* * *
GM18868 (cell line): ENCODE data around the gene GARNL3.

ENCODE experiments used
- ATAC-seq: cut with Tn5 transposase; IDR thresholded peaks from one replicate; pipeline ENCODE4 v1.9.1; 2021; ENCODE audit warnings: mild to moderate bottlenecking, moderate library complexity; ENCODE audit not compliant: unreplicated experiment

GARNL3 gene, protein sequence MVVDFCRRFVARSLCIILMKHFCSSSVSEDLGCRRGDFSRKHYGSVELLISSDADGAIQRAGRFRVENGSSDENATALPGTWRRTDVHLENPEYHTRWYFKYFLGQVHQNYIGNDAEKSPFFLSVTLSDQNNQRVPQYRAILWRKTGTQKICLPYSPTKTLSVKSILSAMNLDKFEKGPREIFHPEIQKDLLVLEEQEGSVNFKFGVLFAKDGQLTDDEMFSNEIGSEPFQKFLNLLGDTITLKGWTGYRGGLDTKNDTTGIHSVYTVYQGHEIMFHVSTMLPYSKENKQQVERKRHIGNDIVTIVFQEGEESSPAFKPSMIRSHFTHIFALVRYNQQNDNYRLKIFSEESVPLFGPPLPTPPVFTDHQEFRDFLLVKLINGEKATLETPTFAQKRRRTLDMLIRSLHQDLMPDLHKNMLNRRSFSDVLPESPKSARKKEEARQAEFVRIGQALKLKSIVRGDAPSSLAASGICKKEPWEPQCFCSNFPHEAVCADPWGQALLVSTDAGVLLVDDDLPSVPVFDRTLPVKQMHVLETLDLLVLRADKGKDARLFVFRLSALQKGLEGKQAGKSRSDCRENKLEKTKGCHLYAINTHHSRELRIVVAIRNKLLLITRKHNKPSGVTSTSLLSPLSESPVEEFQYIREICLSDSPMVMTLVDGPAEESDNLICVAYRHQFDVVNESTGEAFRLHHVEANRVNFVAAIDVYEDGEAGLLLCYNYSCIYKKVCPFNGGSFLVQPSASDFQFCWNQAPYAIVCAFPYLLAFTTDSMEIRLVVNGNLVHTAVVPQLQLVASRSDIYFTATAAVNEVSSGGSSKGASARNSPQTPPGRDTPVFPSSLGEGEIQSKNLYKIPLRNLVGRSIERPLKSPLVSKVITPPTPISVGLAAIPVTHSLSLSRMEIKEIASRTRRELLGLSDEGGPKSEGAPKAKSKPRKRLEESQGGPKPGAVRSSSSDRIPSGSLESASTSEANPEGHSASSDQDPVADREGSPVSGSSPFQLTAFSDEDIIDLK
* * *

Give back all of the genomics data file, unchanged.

GM18868 (cell line): ENCODE data around the gene GARNL3.

ENCODE experiments used
- ATAC-seq: cut with Tn5 transposase; IDR thresholded peaks from one replicate; pipeline ENCODE4 v1.9.1; 2021; ENCODE audit warnings: mild to moderate bottlenecking, moderate library complexity; ENCODE audit not compliant: unreplicated experiment

GARNL3 gene, protein sequence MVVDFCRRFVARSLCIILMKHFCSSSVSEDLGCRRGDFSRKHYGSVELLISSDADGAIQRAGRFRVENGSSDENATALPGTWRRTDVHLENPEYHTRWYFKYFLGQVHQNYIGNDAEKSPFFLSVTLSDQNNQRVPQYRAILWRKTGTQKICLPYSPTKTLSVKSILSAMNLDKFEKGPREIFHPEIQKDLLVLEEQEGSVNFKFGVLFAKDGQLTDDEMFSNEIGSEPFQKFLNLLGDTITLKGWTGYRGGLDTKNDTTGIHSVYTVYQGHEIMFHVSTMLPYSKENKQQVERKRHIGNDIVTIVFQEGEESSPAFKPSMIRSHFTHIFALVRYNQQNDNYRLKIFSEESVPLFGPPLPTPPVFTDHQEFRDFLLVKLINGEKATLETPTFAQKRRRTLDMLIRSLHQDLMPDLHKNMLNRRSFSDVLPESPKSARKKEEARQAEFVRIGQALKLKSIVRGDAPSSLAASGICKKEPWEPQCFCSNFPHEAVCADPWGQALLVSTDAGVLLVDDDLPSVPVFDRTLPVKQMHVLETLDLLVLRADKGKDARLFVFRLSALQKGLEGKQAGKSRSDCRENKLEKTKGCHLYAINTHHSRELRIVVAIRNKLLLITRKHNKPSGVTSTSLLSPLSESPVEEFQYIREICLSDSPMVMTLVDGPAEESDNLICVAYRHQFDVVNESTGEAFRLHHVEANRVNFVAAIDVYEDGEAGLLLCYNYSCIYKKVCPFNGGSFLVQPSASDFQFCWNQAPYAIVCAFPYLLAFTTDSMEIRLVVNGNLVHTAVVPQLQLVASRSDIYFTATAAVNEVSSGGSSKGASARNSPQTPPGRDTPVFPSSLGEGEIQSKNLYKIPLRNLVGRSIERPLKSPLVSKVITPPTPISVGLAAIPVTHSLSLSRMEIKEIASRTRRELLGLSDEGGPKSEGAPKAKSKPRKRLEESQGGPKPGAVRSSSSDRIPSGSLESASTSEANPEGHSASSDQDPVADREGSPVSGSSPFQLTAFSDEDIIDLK